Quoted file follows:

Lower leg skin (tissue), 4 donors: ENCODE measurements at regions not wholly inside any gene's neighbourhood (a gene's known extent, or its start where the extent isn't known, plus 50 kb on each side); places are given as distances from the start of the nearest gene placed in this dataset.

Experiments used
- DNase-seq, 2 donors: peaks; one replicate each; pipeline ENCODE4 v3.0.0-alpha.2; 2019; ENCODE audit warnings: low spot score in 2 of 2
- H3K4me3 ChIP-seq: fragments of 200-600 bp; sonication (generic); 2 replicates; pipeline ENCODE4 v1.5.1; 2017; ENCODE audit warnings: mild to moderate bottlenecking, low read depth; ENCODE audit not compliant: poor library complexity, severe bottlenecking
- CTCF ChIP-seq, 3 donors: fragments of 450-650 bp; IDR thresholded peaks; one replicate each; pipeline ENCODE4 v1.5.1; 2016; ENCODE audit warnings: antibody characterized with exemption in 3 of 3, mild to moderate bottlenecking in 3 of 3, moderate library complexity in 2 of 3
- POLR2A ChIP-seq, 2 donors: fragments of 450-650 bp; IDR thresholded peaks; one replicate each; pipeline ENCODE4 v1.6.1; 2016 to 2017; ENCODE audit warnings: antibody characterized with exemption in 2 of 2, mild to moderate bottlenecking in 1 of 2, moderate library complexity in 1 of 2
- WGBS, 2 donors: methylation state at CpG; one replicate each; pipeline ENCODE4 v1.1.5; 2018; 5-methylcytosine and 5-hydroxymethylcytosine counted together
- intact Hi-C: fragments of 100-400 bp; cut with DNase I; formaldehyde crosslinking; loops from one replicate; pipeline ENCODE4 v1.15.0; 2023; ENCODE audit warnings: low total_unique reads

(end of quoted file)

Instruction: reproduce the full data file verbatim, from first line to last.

Lower leg skin (tissue), 4 donors: ENCODE measurements at regions not wholly inside any gene's neighbourhood (a gene's known extent, or its start where the extent isn't known, plus 50 kb on each side); places are given as distances from the start of the nearest gene placed in this dataset.

Experiments used
- DNase-seq, 2 donors: peaks; one replicate each; pipeline ENCODE4 v3.0.0-alpha.2; 2019; ENCODE audit warnings: low spot score in 2 of 2
- H3K4me3 ChIP-seq: fragments of 200-600 bp; sonication (generic); 2 replicates; pipeline ENCODE4 v1.5.1; 2017; ENCODE audit warnings: mild to moderate bottlenecking, low read depth; ENCODE audit not compliant: poor library complexity, severe bottlenecking
- CTCF ChIP-seq, 3 donors: fragments of 450-650 bp; IDR thresholded peaks; one replicate each; pipeline ENCODE4 v1.5.1; 2016; ENCODE audit warnings: antibody characterized with exemption in 3 of 3, mild to moderate bottlenecking in 3 of 3, moderate library complexity in 2 of 3
- POLR2A ChIP-seq, 2 donors: fragments of 450-650 bp; IDR thresholded peaks; one replicate each; pipeline ENCODE4 v1.6.1; 2016 to 2017; ENCODE audit warnings: antibody characterized with exemption in 2 of 2, mild to moderate bottlenecking in 1 of 2, moderate library complexity in 1 of 2
- WGBS, 2 donors: methylation state at CpG; one replicate each; pipeline ENCODE4 v1.1.5; 2018; 5-methylcytosine and 5-hydroxymethylcytosine counted together
- intact Hi-C: fragments of 100-400 bp; cut with DNase I; formaldehyde crosslinking; loops from one replicate; pipeline ENCODE4 v1.15.0; 2023; ENCODE audit warnings: low total_unique reads